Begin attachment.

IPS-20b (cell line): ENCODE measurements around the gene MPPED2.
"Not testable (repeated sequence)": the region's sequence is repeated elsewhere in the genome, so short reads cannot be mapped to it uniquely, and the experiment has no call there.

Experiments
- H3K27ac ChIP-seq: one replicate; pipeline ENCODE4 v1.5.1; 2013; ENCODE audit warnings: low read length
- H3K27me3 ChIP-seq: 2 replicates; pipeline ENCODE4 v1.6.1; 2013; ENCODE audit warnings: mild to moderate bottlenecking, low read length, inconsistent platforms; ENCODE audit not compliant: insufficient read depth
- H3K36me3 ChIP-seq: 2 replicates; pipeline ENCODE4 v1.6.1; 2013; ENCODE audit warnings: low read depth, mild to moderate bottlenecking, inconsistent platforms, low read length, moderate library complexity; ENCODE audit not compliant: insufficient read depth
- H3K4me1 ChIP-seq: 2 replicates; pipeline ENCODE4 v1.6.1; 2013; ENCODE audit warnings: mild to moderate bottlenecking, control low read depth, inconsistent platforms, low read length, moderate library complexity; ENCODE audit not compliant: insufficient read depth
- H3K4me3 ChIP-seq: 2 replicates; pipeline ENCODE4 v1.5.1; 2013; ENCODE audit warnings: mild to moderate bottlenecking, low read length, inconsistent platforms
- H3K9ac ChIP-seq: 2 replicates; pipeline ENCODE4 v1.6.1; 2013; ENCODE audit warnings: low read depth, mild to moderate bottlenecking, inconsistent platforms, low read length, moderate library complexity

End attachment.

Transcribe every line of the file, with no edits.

IPS-20b (cell line): ENCODE measurements around the gene MPPED2.
"Not testable (repeated sequence)": the region's sequence is repeated elsewhere in the genome, so short reads cannot be mapped to it uniquely, and the experiment has no call there.

Experiments
- H3K27ac ChIP-seq: one replicate; pipeline ENCODE4 v1.5.1; 2013; ENCODE audit warnings: low read length
- H3K27me3 ChIP-seq: 2 replicates; pipeline ENCODE4 v1.6.1; 2013; ENCODE audit warnings: mild to moderate bottlenecking, low read length, inconsistent platforms; ENCODE audit not compliant: insufficient read depth
- H3K36me3 ChIP-seq: 2 replicates; pipeline ENCODE4 v1.6.1; 2013; ENCODE audit warnings: low read depth, mild to moderate bottlenecking, inconsistent platforms, low read length, moderate library complexity; ENCODE audit not compliant: insufficient read depth
- H3K4me1 ChIP-seq: 2 replicates; pipeline ENCODE4 v1.6.1; 2013; ENCODE audit warnings: mild to moderate bottlenecking, control low read depth, inconsistent platforms, low read length, moderate library complexity; ENCODE audit not compliant: insufficient read depth
- H3K4me3 ChIP-seq: 2 replicates; pipeline ENCODE4 v1.5.1; 2013; ENCODE audit warnings: mild to moderate bottlenecking, low read length, inconsistent platforms
- H3K9ac ChIP-seq: 2 replicates; pipeline ENCODE4 v1.6.1; 2013; ENCODE audit warnings: low read depth, mild to moderate bottlenecking, inconsistent platforms, low read length, moderate library complexity